DUSK-TO-DAWN CURFEW IMPOSED IN PORT MORESBY

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PORT MORESBY, Papua New Guinea (June 28, 2001 – The National)---As the National Capital District limped back to normalcy yesterday after a day of killing, rioting and looting, a dusk-to-dawn curfew was imposed beginning last night but police have said it will not officially come into place until tonight.

However, the main development, aimed at appeasing grieving relatives of those killed and minimizing an angry backlash, was Police Minister Jimson Sauk's announcement that an investigation will be conducted into the deaths of the three university students and to establish the circumstances which triggered the violent uprising and subsequent destruction of properties.

And University of PNG Vice-Chancellor Professor Les Eastcott expressed his sympathy for the families of the students who died in the aftermath of the student protest but also confirmed that students will now return to classes by no later than Monday next week.

Long queues formed outside city shops, service stations and banks that opened yesterday for much needed food, fuel and cash following disruptions to services on Monday and Tuesday.

People stayed away from work for the second straight day due to fear of further rioting and also because the public transport system had come to a standstill.

The other major development yesterday was Cabinet's imposing of a two-week 7 p.m.-to-5 a.m. curfew aimed at hastening the return of order in the city.

Also yesterday, acting Defense Force commander Brigadier General Carl Marlpo urged the public to refrain from soliciting support from soldiers. In Mount Hagen, grieving relatives of the slain students who tried to riot were dispersed by police.

Prime Minister Sir Mekere Morauta said the implementation of the curfew would be determined by acting Police Commissioner Joseph Kupo as he monitors and assesses the situation throughout the NCD.

"I urge all city residents to remain indoors during the stated hours of the curfew," Sir Mekere said.

Mr. Kupo said, "The curfew will give us teeth to effectively control the movement of people on the streets of Port Moresby. Loiterers will be restricted and police will be out in full force to enforce the curfew which commences (last) tonight."

He said due to the emergency situation, proper curfew passes could not be processed in time but exceptions will be granted to night shift workers and emergency service providers.

He said employees must show some form of identification to police, warranting their movement after 7 p.m. Proper passes will be organized in the next few days.

Minister Sauk expressed sympathy for the grieving relatives and assured them that investigations would be conducted into the deaths.

About the curfew:

 

BODIES OF TWO UPNG STUDENTS IDENTIFIED

PORT MORESBY, Papua New Guinea (June 28, 2001 – The National)---Two of the three dead students of the University of Papua New Guinea have been identified. They are Steven Kil, a third year law student, and Simon Noki, a second year Arts student. Both were from the Western Highlands province.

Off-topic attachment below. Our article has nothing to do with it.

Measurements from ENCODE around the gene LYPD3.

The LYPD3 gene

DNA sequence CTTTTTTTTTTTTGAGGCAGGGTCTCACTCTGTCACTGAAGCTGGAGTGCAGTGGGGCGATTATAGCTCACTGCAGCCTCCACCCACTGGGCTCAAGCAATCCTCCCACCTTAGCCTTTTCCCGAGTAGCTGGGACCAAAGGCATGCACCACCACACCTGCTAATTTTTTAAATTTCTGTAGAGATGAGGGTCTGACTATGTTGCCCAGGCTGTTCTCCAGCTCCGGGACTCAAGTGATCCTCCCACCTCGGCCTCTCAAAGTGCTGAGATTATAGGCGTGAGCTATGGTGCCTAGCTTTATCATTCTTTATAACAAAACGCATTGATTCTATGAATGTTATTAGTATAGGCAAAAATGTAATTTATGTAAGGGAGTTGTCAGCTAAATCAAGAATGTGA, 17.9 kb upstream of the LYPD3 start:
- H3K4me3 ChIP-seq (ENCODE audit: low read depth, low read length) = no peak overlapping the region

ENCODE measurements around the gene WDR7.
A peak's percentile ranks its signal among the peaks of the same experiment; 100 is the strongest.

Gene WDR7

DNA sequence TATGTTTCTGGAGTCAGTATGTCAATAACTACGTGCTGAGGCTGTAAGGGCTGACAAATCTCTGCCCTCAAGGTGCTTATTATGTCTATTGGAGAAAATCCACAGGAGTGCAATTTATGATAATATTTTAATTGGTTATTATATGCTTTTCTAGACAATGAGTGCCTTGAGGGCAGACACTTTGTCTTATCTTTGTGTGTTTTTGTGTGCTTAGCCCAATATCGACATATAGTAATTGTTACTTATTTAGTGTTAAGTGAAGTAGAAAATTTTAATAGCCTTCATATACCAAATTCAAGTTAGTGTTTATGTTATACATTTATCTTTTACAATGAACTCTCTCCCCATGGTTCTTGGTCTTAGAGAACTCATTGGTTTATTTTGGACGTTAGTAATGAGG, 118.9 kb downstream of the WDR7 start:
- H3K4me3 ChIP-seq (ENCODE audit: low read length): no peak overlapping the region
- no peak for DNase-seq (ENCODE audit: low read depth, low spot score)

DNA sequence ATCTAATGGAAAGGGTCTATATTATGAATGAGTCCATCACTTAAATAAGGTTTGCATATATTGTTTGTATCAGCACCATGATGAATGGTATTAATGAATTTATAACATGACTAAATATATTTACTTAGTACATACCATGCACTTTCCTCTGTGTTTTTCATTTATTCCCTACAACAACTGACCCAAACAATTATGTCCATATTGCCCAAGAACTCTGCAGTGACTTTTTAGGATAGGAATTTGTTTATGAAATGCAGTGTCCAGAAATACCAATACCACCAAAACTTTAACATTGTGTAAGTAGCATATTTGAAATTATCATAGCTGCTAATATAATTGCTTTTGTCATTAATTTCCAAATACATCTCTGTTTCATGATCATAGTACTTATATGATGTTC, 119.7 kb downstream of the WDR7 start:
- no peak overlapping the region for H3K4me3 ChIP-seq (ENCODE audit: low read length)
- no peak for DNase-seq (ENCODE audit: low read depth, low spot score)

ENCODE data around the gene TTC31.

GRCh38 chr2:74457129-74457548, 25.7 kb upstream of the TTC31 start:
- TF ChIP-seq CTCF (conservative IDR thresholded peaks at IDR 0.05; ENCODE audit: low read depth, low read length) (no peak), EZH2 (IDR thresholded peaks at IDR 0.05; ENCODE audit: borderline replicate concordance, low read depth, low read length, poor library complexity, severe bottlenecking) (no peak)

The identity of the third victim is being withheld until his family has been informed.

Five other students are under medical attention at the Port Moresby General Hospital. They are: Dawa Abu -- third year law, Bill Kapen --fourth year commerce, Alex Tongayu -- fourth year law, David Kui, fourth year science and Michael Kawi, first year business.

In another incident yesterday morning, angry students rushed an EM TV news crew on the campus, chased away the TV news team and burned their vehicle, a 10-seater bus.

Hundreds of protesters and sympathizers met with student leaders outside the Port Moresby General Hospital yesterday in a show of respect for the dead and to plan their next course of action.

They plan to petition Governor-General Sir Silas Atopare to dissolve Parliament and for a commission of inquiry to be appointed to investigate the deaths.

The students are seeking the services of a human rights lawyer to assist them in court proceedings against the Government.

In the UPNG campus, it was a "black day" of mourning for scores of students, lecturers, and auxiliary staff of the university. Dressed in black, many had their faces smeared with mud and charcoal and ashes in a traditional Highlands show of mourning. There was weeping and wailing by students and sympathizers regional groups (Southern, Mamose, Highlands and New Guinea Islands). Many cried with their hands on their heads and skirted the front forum area, joined by supporting mourners from around the city.

The national airline, Air Niugini, has offered to transport the bodies of the dead students and their relatives free of charge to their hometowns.

"This will be done on a free of charge basis as a gesture of goodwill in these difficult times for the PNG community," said Air Niugini chief executive officer Peter Roberts.

Meanwhile, Coroner Minty Mae yesterday appealed to the relatives of the dead students to contact her office and give the identities of the deceased in order for her to begin her inquiry.

Mrs. Mae said she was unable to go to the hospital to examine the bodies because of disruptions to services by protesters. She will conduct a coroner's inquest as soon she is ready.

For additional reports from The National, go to PACIFIC ISLANDS REPORT News/Information Links: Newspapers/The National (Papua New Guinea).

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